¶6 Defendants countered that they "read the privilege a little . . . differently" in that they believed "[i]t's a very broad privilege." They also offered that they had "no problem providing an affidavit or a witness to lay the foundation for the applicable privilege, but this process did not allow for [them] to provide an affidavit."

         ¶7 The district court concluded that "there ha[d] not been an adequate evidentiary basis to show that the documents were specifically prepared to be submitted for the review purposes" and ordered "that all of the documents be produced." Defendants asked for clarification: "As far as the production of the care review materials, if we provide the evidentiary basis or [are] you saying that that door is shut[?]" The district court responded, "That door is shut at this point, " and asked Dr. Vered's attorney to prepare a written order.

         ¶8 When Dr. Vered's attorney submitted the proposed written order, Defendants objected and filed a motion for reconsideration. They requested that the district court reconsider its order requiring production of the documents for which Defendants had suggested the care-review privilege applied. Defendants argued that "the Court did not have the proper information before it at the hearing" because Dr. Vered had presented a "surprise argument, " leaving Defendants unprepared to "provide[] the proper information before the Hearing." Defendants reasoned that if they had been prepared to provide the district court with the "proper information, " the court "then would likely have followed the steps established by other Utah courts when presented with an issue of whether a party's care review documents are privileged." (Citing Wilson, 2012 UT 43; Cannon v. Salt Lake Reg'l Med. Center, Inc., 2005 UT App 352, 121 P.3d 74.) Defendants also argued that they had been unprepared to provide an affidavit supporting their invocations of the care-review privilege because Dr. Vered had been "lying in wait" until the hearing to take the "secret position" that Defendants had waived their claims of privilege.[2]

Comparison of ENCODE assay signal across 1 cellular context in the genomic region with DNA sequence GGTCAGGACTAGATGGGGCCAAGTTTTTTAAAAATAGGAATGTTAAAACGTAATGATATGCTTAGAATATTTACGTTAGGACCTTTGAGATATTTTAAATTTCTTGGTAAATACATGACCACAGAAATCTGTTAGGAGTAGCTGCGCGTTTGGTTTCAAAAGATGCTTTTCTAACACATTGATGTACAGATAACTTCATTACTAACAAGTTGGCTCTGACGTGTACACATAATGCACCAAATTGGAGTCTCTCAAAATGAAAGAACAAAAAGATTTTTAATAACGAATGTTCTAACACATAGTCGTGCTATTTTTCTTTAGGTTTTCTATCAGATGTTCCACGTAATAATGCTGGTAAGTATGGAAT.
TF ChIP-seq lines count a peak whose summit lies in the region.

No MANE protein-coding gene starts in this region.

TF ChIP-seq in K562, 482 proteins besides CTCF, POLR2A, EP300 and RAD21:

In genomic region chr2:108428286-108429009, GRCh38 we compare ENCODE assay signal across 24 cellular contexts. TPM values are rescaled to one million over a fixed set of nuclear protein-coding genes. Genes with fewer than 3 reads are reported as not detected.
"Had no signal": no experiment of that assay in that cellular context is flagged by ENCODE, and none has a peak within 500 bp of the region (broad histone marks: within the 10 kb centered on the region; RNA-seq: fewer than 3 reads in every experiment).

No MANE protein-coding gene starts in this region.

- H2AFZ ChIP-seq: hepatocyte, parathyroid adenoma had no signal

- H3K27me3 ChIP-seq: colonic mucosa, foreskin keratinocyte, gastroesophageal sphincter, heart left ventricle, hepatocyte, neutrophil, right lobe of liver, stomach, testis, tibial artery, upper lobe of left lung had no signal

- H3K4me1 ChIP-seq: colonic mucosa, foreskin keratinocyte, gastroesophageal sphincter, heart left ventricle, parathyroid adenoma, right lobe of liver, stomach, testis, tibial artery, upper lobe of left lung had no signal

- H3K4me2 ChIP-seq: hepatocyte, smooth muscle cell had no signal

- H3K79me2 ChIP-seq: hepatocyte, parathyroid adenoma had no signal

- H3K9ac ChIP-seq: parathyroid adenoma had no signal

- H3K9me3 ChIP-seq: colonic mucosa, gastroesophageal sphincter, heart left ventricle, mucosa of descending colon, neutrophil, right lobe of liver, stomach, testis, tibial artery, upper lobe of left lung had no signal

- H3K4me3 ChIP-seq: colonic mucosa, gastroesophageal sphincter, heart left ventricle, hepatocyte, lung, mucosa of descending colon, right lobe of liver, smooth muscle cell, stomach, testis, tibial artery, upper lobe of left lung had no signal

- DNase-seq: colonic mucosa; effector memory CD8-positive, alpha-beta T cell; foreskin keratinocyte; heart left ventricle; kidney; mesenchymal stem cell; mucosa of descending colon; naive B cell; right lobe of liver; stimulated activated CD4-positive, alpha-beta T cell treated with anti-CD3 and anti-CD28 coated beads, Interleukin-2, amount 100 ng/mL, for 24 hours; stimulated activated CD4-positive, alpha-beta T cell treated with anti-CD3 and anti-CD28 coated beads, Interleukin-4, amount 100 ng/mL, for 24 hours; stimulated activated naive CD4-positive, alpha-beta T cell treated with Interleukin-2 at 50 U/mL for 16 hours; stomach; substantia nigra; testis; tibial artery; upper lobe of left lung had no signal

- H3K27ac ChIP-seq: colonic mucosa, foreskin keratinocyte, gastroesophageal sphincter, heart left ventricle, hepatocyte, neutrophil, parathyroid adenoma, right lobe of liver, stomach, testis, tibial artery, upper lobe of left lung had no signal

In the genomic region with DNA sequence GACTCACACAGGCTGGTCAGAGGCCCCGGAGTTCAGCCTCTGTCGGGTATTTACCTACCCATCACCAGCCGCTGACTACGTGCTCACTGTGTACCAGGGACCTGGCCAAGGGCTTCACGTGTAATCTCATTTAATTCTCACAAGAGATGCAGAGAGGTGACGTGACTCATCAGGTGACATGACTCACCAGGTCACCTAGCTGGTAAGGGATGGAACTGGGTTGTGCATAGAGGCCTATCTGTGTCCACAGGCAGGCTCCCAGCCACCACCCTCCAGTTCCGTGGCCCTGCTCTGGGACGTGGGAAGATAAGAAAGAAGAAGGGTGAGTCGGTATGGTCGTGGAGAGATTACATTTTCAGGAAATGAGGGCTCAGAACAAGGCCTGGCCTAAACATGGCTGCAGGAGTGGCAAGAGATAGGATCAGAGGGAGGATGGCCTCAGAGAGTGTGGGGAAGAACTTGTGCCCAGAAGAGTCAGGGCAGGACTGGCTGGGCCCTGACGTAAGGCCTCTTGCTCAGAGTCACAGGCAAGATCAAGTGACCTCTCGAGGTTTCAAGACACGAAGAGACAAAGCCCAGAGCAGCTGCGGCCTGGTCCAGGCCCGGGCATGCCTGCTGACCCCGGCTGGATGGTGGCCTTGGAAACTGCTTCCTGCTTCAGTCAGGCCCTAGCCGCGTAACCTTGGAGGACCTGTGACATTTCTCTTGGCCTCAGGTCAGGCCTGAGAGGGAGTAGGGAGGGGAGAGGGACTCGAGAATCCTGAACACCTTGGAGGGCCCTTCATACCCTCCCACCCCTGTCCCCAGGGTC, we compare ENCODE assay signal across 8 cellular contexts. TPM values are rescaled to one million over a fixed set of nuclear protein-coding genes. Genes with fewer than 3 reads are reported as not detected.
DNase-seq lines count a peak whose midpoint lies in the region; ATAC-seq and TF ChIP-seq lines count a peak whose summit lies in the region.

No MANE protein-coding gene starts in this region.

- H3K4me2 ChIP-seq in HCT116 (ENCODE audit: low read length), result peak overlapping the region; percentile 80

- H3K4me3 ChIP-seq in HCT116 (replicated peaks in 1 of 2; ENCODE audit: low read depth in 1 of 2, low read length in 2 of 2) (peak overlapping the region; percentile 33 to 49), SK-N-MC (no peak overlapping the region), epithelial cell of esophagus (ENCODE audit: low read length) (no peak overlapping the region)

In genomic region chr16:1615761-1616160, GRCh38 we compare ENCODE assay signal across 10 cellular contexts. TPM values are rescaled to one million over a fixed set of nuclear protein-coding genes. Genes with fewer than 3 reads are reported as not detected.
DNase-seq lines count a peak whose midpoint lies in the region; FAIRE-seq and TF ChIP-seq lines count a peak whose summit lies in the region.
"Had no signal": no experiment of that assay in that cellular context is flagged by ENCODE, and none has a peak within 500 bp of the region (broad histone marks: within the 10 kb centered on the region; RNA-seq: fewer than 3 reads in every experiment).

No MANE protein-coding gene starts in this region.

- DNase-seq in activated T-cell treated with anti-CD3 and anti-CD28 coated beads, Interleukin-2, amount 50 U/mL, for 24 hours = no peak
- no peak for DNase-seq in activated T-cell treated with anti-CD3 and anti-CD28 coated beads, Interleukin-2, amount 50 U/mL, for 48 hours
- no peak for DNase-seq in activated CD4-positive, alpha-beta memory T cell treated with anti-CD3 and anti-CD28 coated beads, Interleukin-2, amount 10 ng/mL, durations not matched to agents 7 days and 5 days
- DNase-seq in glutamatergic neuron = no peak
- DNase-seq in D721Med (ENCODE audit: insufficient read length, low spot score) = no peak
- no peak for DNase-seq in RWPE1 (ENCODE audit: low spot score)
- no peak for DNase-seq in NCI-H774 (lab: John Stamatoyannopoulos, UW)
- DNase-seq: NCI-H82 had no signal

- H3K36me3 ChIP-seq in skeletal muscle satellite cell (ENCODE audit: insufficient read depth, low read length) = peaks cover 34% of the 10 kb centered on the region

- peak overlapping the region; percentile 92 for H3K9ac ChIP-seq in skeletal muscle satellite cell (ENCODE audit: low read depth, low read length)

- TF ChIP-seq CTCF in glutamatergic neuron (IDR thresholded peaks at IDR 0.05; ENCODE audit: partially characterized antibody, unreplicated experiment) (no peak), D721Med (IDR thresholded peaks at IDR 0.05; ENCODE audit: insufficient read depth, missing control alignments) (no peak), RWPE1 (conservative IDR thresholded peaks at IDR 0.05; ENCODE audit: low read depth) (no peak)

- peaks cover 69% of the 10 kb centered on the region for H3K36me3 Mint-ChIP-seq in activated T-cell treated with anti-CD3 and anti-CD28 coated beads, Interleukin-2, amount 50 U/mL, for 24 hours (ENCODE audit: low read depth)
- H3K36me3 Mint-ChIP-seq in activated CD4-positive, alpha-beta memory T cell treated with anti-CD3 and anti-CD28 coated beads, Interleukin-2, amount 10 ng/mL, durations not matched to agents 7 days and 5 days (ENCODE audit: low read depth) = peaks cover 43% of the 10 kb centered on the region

¶9 As exhibits to their filings, Defendants attached two documents of particular note. The first was a letter written by Defendants' attorney in July 2014, in which he promised that "for those documents that Defendants withhold[] because of privilege or work product, we will provide you with an appropriate privilege log." This letter was sent three months before Defendants provided their privilege log to Dr. Vered. The second exhibit was an affidavit from the "Quality Director for Mountain West Medical Center." In that affidavit, the Quality Director outlined the types of documents contained in Dr. Vered's credentialing and quality files-documents for which Defendants had claimed the care-review privilege applied-and represented that the documents in the files "are and were gathered and submitted to Mountain West Medical Center and its in-house committees specifically for review purposes . . ., for the purpose of reducing morbidity and mortality, and for the evaluation and improvement of health care." The Quality Director further represented that any "individuals who reviewed this information did so for care review, peer review, and improvement purposes."

         ¶10 Around the time Defendants filed their motion for reconsideration, the Utah Supreme Court issued its decision in Allred v. Saunders, 2014 UT 43, 342 P.3d 204. That decision addressed the care-review privilege; clarified that the privilege protects "information compiled or created during the . . . care-review process from both discovery and receipt into evidence"; addressed amendments to rule 26 of the Utah Rules of Civil Procedure, along with their impact on the care-review privilege; and explained that